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About

Summary

SHARCNET has a number of visualization workstations installed at particular partner institutions. Please see the Visualization Systems list in the web portal for further information.

Disk Space

The disk space on the visualization workstations is divided into three groupings, much like on the Sharcnet clusters: The user's home directory, their work directory, and their scratch directory. Currently, the disposition of these directories is as follows:

  • /home/USER: This is the user's home directory, as used across all of the Sharcnet clusters. The space limit for it is currently 1GB, and once it is full, you will not be able to create more files in it - you should use your home directory to hold configuration files and environment settings. This directory is remotely mounted from the login node of the Bull cluster, and if that system is not available, a temporary "local" home directory will be created - do not store important files there, as you will lose access to them once your real home directory becomes available!
  • /work/USER: This is the user's /work/ directory, currently mounted from the SHARCNET Global Work directories. Standard quota on /work/ is 1000GB, and files you will need to have follow you around, such as input data or program files, should go here. Files placed in your /work/ on one visualization workstation will be in your /work/ directory on all visualization workstations. Again, as this directory is remotely mounted from the Global work, if that system is down, it may become temporarily unavailable.
  • /scratch/USER: This is a local, high speed, high(er) capacity storage space, separate for each visualization workstation. It is not remotely mounted, which means that access to it is somewhat faster than the other directories, but if you move from one workstation to another, the contents of your /scratch/ directory will not follow you. There is no quota on the /scratch/ directories in the visualization stations, and you can use up to whatever space is available on the machine for it, however bear in mind that as with the clusters, very old files may be expired, and there are more than one person who uses these machines - leaving some space for others is polite, so you should remember to clean up un-needed files.

Remote storage

  • scratch on other SHARCNET clusters can be mounted on the workstations. For example, to mount your /scratch directory on cluster saw you should execute:
mkdir /scratch/$USER/saw
sshfs $USER@saw.sharcnet.ca:/scratch/$USER /scratch/$USER/saw

After providing the password, the directory will be mounted in /scratch/$USER/saw and can be used directly. This is very useful if you need to do interactive visualization and your large datafiles are in /scratch on one of the clusters.

Remote Access

The visualization workstations can be accessed remotely by two methods: SSH, and VNC (NX-Client for the older images). Further information about connecting to the visualization workstations with VNC and NX Client, including where to download them, can be found in the Sharcnet Online Training Center, at Remote X Connections to Sharcnet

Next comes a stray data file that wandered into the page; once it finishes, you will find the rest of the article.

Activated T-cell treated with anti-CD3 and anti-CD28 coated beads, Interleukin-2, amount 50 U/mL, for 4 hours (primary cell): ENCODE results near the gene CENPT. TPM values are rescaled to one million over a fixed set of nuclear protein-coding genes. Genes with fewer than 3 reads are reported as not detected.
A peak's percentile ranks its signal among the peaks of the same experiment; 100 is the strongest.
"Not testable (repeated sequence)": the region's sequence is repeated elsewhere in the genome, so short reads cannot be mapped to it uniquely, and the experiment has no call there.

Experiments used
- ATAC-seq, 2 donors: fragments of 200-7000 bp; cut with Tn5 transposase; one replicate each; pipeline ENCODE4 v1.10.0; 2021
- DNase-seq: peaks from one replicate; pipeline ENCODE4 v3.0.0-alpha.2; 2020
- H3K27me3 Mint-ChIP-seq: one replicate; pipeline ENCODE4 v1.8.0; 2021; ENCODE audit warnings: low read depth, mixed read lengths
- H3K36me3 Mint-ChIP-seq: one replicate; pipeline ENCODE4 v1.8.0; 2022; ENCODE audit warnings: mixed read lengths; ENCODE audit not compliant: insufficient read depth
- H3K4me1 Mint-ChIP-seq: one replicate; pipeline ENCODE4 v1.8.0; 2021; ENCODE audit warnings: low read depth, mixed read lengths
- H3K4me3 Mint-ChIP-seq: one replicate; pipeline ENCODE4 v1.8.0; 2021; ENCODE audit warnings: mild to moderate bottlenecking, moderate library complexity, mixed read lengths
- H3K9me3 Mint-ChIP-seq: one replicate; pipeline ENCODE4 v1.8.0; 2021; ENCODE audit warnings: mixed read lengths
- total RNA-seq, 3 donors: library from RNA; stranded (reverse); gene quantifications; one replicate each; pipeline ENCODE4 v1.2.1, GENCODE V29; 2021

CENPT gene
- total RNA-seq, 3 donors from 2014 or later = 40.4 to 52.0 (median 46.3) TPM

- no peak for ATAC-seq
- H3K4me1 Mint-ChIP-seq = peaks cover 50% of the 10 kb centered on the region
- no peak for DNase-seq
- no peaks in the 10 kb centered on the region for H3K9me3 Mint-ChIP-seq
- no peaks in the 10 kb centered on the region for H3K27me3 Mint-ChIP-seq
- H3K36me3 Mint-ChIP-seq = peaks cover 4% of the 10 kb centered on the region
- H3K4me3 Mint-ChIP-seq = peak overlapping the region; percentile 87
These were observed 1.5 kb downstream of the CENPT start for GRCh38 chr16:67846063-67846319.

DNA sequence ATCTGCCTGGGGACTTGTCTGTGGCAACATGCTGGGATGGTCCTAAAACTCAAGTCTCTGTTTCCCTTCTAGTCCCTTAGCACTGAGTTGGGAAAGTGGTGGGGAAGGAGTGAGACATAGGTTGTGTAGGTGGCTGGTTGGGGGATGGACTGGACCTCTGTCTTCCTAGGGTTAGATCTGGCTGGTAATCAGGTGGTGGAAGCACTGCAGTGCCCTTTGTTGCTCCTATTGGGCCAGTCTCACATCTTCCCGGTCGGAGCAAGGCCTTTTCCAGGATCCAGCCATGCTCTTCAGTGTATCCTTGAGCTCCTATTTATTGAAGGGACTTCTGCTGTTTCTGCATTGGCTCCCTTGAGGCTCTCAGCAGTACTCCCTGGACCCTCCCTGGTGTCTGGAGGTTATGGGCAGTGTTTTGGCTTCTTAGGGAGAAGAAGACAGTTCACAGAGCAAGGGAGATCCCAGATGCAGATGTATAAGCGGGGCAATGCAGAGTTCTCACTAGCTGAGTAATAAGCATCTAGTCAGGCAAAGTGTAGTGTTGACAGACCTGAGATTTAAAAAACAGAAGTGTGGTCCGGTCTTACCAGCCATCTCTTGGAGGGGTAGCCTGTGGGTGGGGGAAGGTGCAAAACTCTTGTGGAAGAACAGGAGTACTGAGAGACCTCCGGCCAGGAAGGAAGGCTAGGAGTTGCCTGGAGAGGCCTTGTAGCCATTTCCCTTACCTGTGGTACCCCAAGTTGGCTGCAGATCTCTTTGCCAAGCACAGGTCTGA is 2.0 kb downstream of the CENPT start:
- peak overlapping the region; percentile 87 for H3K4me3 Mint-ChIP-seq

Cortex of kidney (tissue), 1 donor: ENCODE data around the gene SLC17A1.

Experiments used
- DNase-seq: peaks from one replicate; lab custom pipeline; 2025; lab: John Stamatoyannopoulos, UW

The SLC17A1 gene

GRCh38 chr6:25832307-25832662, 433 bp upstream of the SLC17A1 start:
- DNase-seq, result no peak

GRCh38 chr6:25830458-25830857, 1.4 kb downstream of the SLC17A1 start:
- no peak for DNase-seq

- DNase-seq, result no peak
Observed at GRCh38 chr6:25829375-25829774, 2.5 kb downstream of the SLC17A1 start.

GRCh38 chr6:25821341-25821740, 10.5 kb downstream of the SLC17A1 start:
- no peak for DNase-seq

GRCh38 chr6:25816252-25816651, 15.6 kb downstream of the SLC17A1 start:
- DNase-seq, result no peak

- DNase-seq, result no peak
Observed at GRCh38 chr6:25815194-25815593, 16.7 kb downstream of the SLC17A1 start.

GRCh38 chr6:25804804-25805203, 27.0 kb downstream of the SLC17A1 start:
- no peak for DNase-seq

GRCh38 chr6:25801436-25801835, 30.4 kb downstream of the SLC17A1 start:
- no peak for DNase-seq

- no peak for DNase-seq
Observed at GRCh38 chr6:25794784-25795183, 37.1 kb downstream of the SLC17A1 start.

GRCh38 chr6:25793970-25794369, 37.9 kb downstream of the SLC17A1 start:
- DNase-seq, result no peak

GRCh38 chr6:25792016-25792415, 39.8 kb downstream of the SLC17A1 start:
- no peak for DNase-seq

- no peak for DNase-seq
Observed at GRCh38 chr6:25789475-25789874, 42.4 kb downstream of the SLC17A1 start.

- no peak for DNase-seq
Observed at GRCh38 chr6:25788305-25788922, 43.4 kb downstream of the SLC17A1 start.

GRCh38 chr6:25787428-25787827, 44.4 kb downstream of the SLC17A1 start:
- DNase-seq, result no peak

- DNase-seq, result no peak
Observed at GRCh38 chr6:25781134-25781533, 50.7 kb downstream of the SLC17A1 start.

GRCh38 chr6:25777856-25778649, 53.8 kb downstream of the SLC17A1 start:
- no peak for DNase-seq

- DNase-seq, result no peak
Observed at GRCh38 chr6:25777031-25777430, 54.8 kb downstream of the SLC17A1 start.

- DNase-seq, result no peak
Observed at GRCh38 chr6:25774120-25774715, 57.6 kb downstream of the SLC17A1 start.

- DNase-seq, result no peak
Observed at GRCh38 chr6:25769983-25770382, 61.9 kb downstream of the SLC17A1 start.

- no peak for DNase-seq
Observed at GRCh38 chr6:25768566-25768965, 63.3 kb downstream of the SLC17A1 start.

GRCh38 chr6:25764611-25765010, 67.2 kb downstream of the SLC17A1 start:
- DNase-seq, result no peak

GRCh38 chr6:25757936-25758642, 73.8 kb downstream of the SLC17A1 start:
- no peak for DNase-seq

Troubleshooting

Problems with /home

The visualization workstations mount your home directory from a secondary system. If the Vizualization workstation is not able to contact the secondary system, it creates a new "local" home directory on the local machine, which allows you to still access the machine, despite your real home directory not being available.

If you create files in the temporary home directory , and subsequently the secondary system becomes available, your real home directory will be mounted over top of the temporary home, rendering those files inaccessible. Please email help@sharcnet.ca to recover these inaccessible files.

The best way to correct this problem on a Visualization workstation is to log out of the machine completely, and then log back in.

Checking system load

The visualization workstations have no queues, and any user can run their programs from the command line. Unfortunately, this means that two users could potentially be competing for computational resources on the same machine. To check if the machine you logged into is busy, run standard Linux commands like w or top. If you find the machine is busy, it may be a good idea to switch to one that is not.

The same consideration applies to the GPU cards installed on a viz station machine. They are also shared between users. If you are trying to benchmark code, it is important to check that another user is not running something on the GPU.

On systems with NVIDIA cards (most of them) you can check the load on the GPU with command:

nvidia-smi

Look at GPU-Util entry, which should show % load on GPU. If that is listed as N/A (not available), you can get some idea of the load by looking at card memory usage and temperature.

Here is the way to check GPU load on machines which have ATI cards installed:

export DISPLAY=:0 
xhost + 
aticonfig --adapter=all --od-getclocks